The Satisfaction with Life Scale (SLS; Diener et al., 1985) consists of five items used to assess global life satisfaction. An example item is “I am satisfied with my life.” Participants are asked to rate how much each statement describes them on a 7-point scale. Higher scores denote higher levels of life satisfaction (α = 0.87). The Italian adaptation of the scale confirmed the mono-factorial structure, accounting for 55.73% of the total variance, and a good internal consistency (α = 0.80; Di Maggio, 2014). Moreover, Di Maggio (2016) showed acceptable fit indices [χ2(248; n = 137) = 470.08; p < 0.001; CFI = 0.945; NNFI = 0.943; RMSEA = 0.08(0.07 − 0.09); SRMR = 0.07]. In this study, α = 0.83.

3.3 Procedure

Individuals with SUD were identified by contacting rehabilitation centers for a project aimed to stimulate individuals with SUD to reflect on their future plans. Once selected, participants were contacted by a career counselor, who explained that the project aim was to foster reflection on future plans, and informed them that collected information would be protected by professional confidentiality, following ethical procedures approved by the Italian Ethical Principles of Psychologists and Italian Society for Vocational Guidance (SIO).

Adults without SUD were recruited from career guidance and vocational guidance activities organized by the La.R.I.O.S. laboratory (Laboratory for Research and Intervention in Vocational Designing and Career Counseling) at the University of Padova. The same ethical procedures of adults with SUD were following also for adults without SUD.

The assessment phase for the two groups, was conducted in the first phase of career project and lasted approximately 40 min. At the end of assessment phase all participants received a personalized report of their individual results to reflect with career counselor about their future in individual career counseling activities.

3.4 Data Analysis

3.4.1 Measurement Model Invariance

We evaluated the measurement model (i.e., the relationship between manifest indicators and latent constructs) using a multi-group approach. To create the latent variables of career adaptability, hope, and life satisfaction, we used item parceling methods (see Little et al., 2002). For career adaptability and hope, the internal-consistency approach (Kishton & Widaman, 1994) was used resulting in four parcels for career adaptability and two parcels for hope. For life satisfaction, a unidimensional construct, the item-to-construct balancing technique (Little et al., 2002) was used, creating two parcels.

To test for invariance of measurement model across groups a sequence of nested measurement models (i.e. configural invariance, weak invariance, and strong invariance; Little, 1997) using the maximum-likelihood estimation method (Quintana & Maxwell, 1999) was executed. Configural invariance tests whether the basic model structure is equivalent among adults with and without SUD. Metric invariance verifies whether the factor loading parameters are invariant across groups. If a latent factor has equal loadings across groups, this guarantees that each group responds to the items in the same way (Cheung & Rensvold, 2002). Finally, strong invariance, imposing equal intercepts of the regression equations of the observed variables on the latent factors.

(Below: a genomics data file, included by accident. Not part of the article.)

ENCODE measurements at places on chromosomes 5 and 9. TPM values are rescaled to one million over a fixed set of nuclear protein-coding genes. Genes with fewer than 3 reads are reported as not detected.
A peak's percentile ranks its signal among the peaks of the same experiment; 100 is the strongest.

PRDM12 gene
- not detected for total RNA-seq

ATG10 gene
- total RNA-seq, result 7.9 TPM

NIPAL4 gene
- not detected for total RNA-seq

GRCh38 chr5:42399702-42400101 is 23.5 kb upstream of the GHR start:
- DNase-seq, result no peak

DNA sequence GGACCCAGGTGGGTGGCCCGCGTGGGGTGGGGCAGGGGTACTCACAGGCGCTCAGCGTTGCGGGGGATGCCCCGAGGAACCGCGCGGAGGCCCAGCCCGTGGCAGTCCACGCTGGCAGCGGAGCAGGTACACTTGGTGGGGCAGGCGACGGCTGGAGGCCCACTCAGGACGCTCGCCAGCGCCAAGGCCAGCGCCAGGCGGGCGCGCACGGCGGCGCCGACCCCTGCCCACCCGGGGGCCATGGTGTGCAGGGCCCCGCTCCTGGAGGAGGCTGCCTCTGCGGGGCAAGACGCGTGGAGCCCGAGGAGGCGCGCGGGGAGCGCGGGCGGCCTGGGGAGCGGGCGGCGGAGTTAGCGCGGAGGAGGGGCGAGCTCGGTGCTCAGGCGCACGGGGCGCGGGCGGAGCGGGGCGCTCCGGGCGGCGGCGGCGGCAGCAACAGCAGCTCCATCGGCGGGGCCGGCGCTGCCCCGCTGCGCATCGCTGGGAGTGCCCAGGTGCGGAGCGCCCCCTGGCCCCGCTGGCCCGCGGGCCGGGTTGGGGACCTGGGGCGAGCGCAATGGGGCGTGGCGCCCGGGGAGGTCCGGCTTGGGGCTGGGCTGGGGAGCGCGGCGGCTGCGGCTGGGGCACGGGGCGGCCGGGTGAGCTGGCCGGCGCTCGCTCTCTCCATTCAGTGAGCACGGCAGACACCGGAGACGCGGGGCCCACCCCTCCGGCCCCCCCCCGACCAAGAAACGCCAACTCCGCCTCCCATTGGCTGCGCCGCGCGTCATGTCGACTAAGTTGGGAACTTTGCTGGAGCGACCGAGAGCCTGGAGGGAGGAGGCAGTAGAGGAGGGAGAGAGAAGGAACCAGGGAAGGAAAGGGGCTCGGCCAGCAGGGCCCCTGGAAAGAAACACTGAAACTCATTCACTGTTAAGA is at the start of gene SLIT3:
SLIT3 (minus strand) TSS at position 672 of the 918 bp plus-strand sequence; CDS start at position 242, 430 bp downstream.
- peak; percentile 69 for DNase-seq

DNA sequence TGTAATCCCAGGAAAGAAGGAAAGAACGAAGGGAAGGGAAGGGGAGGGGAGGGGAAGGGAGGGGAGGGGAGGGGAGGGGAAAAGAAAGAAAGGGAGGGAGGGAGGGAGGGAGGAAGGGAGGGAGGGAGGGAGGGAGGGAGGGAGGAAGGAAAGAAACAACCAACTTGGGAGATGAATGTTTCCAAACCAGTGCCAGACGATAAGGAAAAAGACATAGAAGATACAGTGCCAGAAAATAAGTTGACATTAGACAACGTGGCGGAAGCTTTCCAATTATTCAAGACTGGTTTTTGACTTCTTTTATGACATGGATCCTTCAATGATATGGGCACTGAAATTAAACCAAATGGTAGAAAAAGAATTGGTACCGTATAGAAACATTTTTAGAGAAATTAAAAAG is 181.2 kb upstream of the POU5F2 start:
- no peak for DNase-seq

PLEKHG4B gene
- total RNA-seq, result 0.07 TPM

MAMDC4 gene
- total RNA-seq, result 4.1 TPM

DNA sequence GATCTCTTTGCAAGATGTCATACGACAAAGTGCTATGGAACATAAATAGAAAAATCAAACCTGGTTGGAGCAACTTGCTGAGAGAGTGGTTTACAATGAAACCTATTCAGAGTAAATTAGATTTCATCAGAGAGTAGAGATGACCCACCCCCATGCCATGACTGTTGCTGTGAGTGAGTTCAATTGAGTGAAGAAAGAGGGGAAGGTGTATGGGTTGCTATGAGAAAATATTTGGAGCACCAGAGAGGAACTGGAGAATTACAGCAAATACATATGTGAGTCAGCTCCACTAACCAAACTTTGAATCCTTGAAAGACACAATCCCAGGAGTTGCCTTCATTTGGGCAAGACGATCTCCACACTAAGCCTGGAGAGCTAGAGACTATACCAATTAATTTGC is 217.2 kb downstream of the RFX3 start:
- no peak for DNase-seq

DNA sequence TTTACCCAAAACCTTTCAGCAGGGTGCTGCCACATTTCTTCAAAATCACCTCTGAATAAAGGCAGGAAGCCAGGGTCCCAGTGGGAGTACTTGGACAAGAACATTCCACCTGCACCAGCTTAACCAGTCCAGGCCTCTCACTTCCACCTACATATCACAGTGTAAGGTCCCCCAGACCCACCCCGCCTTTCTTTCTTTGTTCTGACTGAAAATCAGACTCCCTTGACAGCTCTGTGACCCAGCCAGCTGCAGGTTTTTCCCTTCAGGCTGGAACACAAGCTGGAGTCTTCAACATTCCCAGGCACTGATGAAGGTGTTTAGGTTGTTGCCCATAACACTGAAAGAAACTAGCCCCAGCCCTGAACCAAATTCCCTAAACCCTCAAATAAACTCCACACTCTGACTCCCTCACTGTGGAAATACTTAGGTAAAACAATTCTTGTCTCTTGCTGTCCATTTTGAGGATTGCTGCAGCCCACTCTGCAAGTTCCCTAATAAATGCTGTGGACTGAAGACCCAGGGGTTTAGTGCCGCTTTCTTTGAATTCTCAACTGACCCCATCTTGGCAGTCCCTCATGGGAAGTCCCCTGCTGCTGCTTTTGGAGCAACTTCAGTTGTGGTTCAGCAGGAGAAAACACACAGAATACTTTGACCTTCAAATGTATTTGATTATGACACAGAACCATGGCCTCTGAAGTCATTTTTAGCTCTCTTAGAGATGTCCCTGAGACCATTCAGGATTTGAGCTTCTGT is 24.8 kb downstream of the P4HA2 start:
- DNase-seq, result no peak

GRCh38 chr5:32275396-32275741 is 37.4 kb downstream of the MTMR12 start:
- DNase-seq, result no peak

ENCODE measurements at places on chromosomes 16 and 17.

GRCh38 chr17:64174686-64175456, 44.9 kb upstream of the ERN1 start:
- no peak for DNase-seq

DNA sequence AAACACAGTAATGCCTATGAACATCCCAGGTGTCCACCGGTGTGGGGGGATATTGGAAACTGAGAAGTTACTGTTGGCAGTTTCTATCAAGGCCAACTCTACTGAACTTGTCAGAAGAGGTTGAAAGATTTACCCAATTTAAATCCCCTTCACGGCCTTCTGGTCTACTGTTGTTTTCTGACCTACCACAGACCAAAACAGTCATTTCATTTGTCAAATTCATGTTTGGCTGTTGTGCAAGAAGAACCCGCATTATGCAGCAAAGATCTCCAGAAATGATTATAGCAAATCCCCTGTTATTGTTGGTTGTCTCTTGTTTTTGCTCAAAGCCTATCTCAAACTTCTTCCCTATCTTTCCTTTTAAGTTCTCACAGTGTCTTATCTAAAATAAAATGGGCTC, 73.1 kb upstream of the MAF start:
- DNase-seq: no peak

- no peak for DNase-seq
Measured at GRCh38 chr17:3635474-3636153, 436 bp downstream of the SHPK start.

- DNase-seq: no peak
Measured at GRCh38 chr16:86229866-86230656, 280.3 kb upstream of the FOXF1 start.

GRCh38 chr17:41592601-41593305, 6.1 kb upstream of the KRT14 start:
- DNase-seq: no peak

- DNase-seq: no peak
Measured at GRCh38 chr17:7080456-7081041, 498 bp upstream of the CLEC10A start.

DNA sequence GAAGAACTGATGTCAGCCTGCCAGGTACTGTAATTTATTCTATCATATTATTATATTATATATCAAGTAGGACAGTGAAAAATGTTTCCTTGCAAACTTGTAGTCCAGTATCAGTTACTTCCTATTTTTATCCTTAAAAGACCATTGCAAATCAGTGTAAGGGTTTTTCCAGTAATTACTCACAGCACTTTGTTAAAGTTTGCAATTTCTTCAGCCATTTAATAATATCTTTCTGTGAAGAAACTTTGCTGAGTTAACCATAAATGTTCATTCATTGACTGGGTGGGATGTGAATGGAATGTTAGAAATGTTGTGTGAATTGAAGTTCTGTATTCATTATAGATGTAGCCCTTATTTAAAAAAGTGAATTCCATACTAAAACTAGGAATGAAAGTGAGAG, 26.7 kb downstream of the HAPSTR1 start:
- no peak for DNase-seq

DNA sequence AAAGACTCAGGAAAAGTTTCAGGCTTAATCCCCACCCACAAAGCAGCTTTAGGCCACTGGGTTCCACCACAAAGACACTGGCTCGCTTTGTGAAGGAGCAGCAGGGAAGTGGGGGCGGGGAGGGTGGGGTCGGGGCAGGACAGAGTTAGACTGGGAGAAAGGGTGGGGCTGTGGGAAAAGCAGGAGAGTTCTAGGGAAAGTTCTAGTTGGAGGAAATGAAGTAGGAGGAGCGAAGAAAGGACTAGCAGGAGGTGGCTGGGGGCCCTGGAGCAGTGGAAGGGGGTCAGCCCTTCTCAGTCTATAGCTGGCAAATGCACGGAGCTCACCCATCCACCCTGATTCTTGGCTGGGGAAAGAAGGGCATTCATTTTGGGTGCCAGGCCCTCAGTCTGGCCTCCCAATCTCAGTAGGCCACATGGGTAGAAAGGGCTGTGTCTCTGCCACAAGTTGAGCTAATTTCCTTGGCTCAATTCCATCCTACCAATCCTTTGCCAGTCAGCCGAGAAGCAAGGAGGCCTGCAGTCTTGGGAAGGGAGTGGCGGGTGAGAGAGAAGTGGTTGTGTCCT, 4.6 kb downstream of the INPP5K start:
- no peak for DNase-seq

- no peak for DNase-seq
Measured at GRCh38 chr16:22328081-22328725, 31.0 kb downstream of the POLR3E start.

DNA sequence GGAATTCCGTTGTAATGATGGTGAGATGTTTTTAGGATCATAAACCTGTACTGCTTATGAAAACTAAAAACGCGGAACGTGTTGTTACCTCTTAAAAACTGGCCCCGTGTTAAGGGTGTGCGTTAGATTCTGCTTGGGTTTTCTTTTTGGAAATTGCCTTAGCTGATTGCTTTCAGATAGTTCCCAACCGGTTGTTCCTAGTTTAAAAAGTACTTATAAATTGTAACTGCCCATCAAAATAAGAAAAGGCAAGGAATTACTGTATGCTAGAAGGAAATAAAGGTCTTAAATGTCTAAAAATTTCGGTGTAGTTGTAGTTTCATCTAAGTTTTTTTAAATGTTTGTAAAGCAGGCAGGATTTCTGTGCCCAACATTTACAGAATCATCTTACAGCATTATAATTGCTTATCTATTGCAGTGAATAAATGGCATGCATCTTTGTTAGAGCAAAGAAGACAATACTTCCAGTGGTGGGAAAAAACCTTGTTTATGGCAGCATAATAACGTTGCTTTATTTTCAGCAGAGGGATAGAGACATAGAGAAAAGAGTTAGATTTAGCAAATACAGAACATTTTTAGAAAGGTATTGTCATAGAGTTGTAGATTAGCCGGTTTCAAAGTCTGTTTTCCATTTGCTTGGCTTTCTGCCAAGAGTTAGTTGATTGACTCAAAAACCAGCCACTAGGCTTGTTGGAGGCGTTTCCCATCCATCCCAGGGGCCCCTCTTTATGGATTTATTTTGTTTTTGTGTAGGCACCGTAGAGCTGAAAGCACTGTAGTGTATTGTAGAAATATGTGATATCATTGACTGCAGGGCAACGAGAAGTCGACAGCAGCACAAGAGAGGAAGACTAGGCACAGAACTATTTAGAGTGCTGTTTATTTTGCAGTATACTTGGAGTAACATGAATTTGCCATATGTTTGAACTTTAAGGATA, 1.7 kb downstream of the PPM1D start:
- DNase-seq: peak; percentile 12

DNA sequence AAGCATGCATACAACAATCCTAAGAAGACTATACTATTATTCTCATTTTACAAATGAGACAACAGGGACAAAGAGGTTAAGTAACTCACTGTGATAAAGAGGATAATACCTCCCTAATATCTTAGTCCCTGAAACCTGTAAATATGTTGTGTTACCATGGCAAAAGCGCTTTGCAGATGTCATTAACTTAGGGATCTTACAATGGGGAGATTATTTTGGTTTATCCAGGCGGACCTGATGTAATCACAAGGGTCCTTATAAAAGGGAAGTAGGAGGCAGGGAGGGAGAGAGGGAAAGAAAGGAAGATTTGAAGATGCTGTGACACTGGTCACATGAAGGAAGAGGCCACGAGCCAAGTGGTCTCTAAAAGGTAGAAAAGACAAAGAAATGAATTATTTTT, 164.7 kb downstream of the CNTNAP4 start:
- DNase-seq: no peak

The following indices were used to evaluate the goodness of fit of the model: (a) the Root Mean Square Error of Approximation (RMSEA), (b) the Comparative Fit Index (CFI), (c) the non normed fit index (NNFI), and (d) the Standardized Root Mean Square Residual (SRMR). A model was considered to have an adequate fit if RMSEA was below 0.08, CFI was 0.90 or more, NNFI was 0.90 or more, and SRMR was below 0.08. In addition, to report the evidence of invariance, the change in the ΔCFI test was used (Chueng & Rensvold, 2002; Little, 1997).

3.4.2 Structural Model

Multigroup structural analyses were conducted to test the group differences in the direct and indirect effects model hypothesized. This analysis is appropriate for this study because it evaluates between-group differences respect to the regression paths among career adaptability, hope, and life satisfaction. More specifically, two nested structural models were tested and compared: Model A0, where the relationship between career adaptability, hope and life satisfaction were hypothesized as free across groups; Model A1, where the relationships between career adaptability, hope and life satisfaction were hypothesized equal across groups.

Lastly, to test the magnitude and significance of relationship effects, we used a bootstrapping procedure (Shrout & Bolger, 2002). Specifically, 1000 bootstrap samples from the original dataset through random sampling with replacement were formed. If the 95% confidence interval (CI) for the mean indirect effect does not include zero, the indirect effect is considered statistically significant at the 0.05 level.

4 Results

4.1 Measurement Invariance

The baseline model freely estimated for both groups, revealed a good fit χ2(34. n = 360) = 64.907; p = 0.001; CFI = 0.969; RMSEA = 0.070 (CI90 = 0.044–0.096). As shown in Table 2, non-significant chi-square differences were observed between models when cross-group constraints were imposed on the models of configural and weak invariance. Moreover, CFI changes were less than 0.01 (ΔCFI test; Cheung & Rensvold, 2002), when cross-group constraints were imposed on the models. Regarding strong invariance, an omnibus test was carried out. The CFI changes test showed that strong invariance holds and examination of the latent means revealed significant differences across group (see Table 2). Specifically, people with SUD showed lower levels of career adaptability, hope, and life satisfaction respect to people without SUD (see Table 3). Finally, we also tested the effect of group on the regression paths by adding phantom constructs following Little (2013). The results showed that regression paths are equivalent between groups χ2(3) = 6 0.57, p = 0.08 (see Table 4).